Back in Time

Historical Perspective


Clearwater residents Bob and Hettie Miller, their son Pete, Herb Green and Ray Serediak floated four miles down the Clearwater River from the Horseshoe in Wells Gray Park on a 12’ x 24 ’ raft. They were dressed in appropriate costume to portray Overlanders. They were being filmed as part of a documentary entitled The Three Rivers.

Dave Pease of Vavenby bagged a 145 lb. cougar which measured six feet 11 inches from nose to tail tip. The cat, believed the biggest taken in the area, was shot in the vicinity of Cameron Lake. Pease was returning from a fishing trip with his bride of two weeks and his mother. He spotted the cat and shot it with his mother’s 30-30, which she called “Old Meat in the Pot.”


After months of promises, there was grave doubt that a hospital would be built in Clearwater. Thompson-Nicola Regional District was bypassing the North Thompson in a referendum so as to not hold up hospital needs elsewhere in the TNRD, for example, in Ashcroft. John Harwood, president of the North Thompson Hospital Committee, called a public meeting to decide on what action the hospital committee should take.

A fire of unknown origin completely destroyed a curling rink and artificial ice plant in Clearwater. Mr. Walker, the owner, was talking of rebuilding. Value of the loss was put at $68,000.

Back in Time


Two channels of television were back on the air as a result of efforts by the Clearwater Business Association. BCTV was coming in clearly, but CFJC was not coming in as well.

An article outlined the history of Moose Camp, located 22 miles up Road 2 from Clearwater. It was originally a trap-line headquarters built by Ed Rioux. The oldest building was built in approximately 1916. Dave and June Jones took it over in 1971 from Glen and Carol McNeil.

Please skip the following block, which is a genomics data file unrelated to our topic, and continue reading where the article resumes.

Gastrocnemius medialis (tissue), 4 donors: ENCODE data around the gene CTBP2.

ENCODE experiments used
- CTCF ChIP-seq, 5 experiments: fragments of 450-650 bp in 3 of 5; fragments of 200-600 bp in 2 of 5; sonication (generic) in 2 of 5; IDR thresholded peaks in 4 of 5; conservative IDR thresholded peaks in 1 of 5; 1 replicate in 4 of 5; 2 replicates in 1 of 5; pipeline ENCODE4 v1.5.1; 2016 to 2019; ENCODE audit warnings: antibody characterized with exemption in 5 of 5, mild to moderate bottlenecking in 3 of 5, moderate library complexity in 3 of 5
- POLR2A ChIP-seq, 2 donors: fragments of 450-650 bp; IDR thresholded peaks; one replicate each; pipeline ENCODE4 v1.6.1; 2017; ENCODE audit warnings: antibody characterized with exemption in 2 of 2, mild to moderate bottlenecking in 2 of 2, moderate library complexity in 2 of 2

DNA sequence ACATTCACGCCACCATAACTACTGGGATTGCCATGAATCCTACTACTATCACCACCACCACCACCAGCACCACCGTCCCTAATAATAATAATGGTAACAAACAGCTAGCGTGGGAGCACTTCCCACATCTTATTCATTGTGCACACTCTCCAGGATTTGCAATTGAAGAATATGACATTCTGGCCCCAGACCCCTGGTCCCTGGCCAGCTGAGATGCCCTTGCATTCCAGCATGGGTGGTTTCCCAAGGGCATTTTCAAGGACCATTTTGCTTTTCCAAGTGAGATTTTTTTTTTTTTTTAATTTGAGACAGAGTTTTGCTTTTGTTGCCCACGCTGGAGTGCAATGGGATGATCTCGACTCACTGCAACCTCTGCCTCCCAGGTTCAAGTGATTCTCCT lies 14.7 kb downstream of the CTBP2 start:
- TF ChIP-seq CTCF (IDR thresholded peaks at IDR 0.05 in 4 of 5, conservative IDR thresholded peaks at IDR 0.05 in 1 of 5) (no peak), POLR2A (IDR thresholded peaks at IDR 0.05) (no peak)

Bob Crellin had arranged to exchange his teaching post in Clearwater with one in Australia. The trade was to be made in January.


Dr. Bob Woollard of Clearwater, chairman of B.C. Medical Association’s environmental health committee, expressed concern about the recently released report of the Royal Commission of Inquiry into uranium mining in B.C. “It is the government follow-up to the report which is the important factor,” Woollard pointed out.


More than 30 persons took part in Clearwater’s first Terry Fox Run to benefit cancer research.

Clearwater Search and Rescue had three call-outs in one week. The first was for two American fishermen who were reported lost in Wells Gray Park when in fact they weren’t. The second was for a bear hunter out overnight west of Little Fort. He found his own way back. The third was for a missing woman, but the call was canceled within a few minutes.


Fish and Wildlife staff were capturing mountain goats with a four-barreled net gun fired from a helicopter. They were transferring a small group from Wells Gray Park to Dunn Peak.

Native runners from the Alliance of Tribal Councils passed through the North Thompson as part of a run from Tete Jaune to Vancouver to raise publicity and funds for their legal struggle to stop sections of CNR’s double tracking program. They believed the program threatened salmon spawning and rearing areas. The basic question, said North Thompson Indian Band chief Nathan Matthew, was how the province and CNR came to have rights that superseded aboriginal rights.